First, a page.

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The original purpose of Nathaniel Currier’s prints was:

to create affordable wall art.
to document news events..
to practice lithography.
                     To see the answer

Currier & Ives' America
by Walton Rawls

In the 1800s-long before the days of photojournalism and cable news-vibrant, contemporary depictions of news events, portraits of prominent political and social figures, and scenic views of the American wilderness were circulated throughout the growing nation. From the beginning of the exciting century that saw a small nation expand into a mighty world power, the famous lithographic firm of Nathaniel Currier and James Merritt Ives produced over 7,000 prints, capturing scenes of American life in vivid detail.

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A Currier & Ives Holiday Celebration

This montage of the works of Nathaniel Currier and James Merritt Igives an overview of many of their nostalgic winter scenes. To this day, their creations are world famous.


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Here you'll find articles about caring for your antiques and collectibles. 

LATEST ARTICLE____________________________________

Caring for Metal Antiques
by Bob Brooke


Part of collecting antiques is caring for them. Next to paper ephemera, antiques made of metal are some of the most volatile types of materials. Items made of metal require care and maintenance to keep them in stable condition.

Antique metal is susceptible to rust leading to an unsightly appearance and lower value. There are several ways to remove rust with all-natural solutions from your kitchen. Items like ketchup, vinegar, baking soda and table salt are pantry staples that can restore your antique metal pieces to their original shine.

But using the right cleaning materials is only half the solution. Using the right technique to remove stubborn rust stains is also important to avoid unwanted reactions to your metal antiques.

Removing Rust from Iron and Steel
One of the best rust removers is ordinary white vinegar. The acid in it easily lifts the rust due to due to the iron oxide displacing the hydrogen ion in the acid. Combine that with lime juice and the citric acid from the lime will double the effect without corroding the metal under the rust. Adding salt to the mix gives this cleaning solution abrasive qualities. Apply with a wire sponge scrub pad to remove easy-to-remove rust.

To proceed, loosen the rust with the scrub pad, then dab a section of a paper towel in the vinegar and rub it on. Leave this on for at least a half hour. Remove any rust with the scrub pad. For added cleaning, combine the lime juice and salt to create a thick paste, then rub it into the remaining rust using the scrub pad. After rinsing with water, dry thoroughly.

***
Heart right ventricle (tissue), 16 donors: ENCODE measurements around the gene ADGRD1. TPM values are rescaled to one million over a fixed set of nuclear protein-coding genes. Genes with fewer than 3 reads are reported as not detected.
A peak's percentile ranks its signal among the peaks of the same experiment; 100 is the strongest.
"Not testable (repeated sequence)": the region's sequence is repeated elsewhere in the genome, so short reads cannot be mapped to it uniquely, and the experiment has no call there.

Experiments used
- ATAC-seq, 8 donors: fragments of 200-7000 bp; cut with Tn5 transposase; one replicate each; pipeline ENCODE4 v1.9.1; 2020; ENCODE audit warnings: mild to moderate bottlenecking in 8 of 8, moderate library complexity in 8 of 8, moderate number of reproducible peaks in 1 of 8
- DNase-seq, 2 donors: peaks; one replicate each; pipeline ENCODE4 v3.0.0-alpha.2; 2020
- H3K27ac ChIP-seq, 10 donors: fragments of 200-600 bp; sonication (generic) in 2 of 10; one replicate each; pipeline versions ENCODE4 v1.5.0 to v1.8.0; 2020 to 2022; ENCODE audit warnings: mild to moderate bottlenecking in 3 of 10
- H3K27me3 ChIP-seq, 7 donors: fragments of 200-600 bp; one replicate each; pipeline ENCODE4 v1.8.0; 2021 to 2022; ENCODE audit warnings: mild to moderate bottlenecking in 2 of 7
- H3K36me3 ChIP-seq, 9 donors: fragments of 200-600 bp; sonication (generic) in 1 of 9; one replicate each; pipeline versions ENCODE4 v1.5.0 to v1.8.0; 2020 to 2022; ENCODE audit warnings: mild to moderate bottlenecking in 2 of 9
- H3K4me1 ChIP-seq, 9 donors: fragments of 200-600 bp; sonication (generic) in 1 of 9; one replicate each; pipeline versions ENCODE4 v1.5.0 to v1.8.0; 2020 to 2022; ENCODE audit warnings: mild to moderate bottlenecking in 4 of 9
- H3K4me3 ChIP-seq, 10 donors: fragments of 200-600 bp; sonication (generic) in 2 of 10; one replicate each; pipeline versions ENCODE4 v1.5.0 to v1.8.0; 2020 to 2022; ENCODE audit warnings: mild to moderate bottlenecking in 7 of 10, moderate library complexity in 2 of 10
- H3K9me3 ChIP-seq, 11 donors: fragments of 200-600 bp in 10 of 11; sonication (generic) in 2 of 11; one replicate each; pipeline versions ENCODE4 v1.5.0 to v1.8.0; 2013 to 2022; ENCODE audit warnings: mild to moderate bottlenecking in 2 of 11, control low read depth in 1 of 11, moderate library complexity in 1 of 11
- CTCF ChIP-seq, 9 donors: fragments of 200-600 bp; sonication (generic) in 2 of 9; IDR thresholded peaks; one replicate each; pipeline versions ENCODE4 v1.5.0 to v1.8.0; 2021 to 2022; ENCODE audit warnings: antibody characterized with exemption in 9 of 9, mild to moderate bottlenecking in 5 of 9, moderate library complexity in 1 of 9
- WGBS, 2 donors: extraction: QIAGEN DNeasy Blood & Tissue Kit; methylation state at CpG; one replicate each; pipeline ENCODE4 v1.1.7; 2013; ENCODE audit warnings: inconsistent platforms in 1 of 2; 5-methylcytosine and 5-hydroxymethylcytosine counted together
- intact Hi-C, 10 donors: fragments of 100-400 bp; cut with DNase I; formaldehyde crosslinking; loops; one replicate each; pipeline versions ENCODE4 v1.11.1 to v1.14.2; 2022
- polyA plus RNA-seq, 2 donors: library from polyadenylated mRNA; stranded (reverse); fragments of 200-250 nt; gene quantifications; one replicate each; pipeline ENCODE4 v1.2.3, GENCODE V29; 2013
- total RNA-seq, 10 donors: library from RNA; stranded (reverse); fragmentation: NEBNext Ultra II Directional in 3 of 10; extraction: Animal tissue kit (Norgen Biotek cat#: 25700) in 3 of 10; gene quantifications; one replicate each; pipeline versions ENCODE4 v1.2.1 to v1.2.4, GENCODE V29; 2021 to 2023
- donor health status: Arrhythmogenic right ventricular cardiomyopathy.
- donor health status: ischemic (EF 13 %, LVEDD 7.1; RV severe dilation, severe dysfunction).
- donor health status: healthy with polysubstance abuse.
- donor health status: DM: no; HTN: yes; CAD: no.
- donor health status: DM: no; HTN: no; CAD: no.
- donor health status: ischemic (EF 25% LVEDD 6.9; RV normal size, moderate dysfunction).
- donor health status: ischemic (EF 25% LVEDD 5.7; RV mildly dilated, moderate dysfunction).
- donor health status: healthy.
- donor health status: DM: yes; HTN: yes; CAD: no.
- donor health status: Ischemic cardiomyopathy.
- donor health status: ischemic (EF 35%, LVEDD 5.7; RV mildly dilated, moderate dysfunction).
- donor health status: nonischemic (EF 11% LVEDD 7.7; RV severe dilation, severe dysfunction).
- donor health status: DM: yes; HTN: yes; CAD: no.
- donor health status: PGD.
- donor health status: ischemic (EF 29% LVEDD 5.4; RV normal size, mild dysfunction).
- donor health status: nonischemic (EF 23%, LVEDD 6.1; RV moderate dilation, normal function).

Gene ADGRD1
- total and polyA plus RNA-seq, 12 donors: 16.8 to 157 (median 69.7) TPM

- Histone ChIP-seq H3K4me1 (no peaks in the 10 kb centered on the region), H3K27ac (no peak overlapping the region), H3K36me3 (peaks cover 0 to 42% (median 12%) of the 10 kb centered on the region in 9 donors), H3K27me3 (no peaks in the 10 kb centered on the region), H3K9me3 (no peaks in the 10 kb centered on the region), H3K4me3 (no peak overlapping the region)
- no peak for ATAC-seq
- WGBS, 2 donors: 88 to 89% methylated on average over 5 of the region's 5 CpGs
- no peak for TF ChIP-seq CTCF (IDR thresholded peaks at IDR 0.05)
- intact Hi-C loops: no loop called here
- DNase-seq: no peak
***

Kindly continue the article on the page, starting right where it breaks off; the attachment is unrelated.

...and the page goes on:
Cleaning and Maintaining Copper, Brass, and Bronze
Copper and its alloys, brass and bronze, have long been used to create useful items—pots, swords, daggers, and also sculptures. Bronze was probably the earliest of metals to be used. Copper, a softer metal, was a principal in trade in the Mediterranean. The Romans minted coins from brass. Most collectors will have copper, brass, and bronze items from the 17th and 18th centuries—bed warmers, candlesticks, and other useful and decorative items. In ancient times, bronze was the metal of choice for armor and weapons.

Copper and brass are perhaps the most commonly found in collectible antiques while bronze appears more in ancient objects. Both are easily cleaned using commercial cleaning products like Brasso. But can also be cleaned using regular household solutions.

To clean copper objects, mix one-part flour with one-part salt. Add enough vinegar to the dish to make a spreadable paste. Spread the mixture over the copper item and let it sit for 30 minutes, then buff a paper towel or soft terry towel until it shines.

Because the beauty of antique bronze depends on its patina, it should never be disturbed. An uneven one designates an authentic piece while one with an even patina is usually a fake. About the only thing bronze objects need is an occasionally dusting. Above all, do not use ammonia to clean bronze as it’s an etching agent for it.

Experts advise lacquering copper, brass, and bronze antiques to protect them.

To read more of my articles, please visit my Web site.

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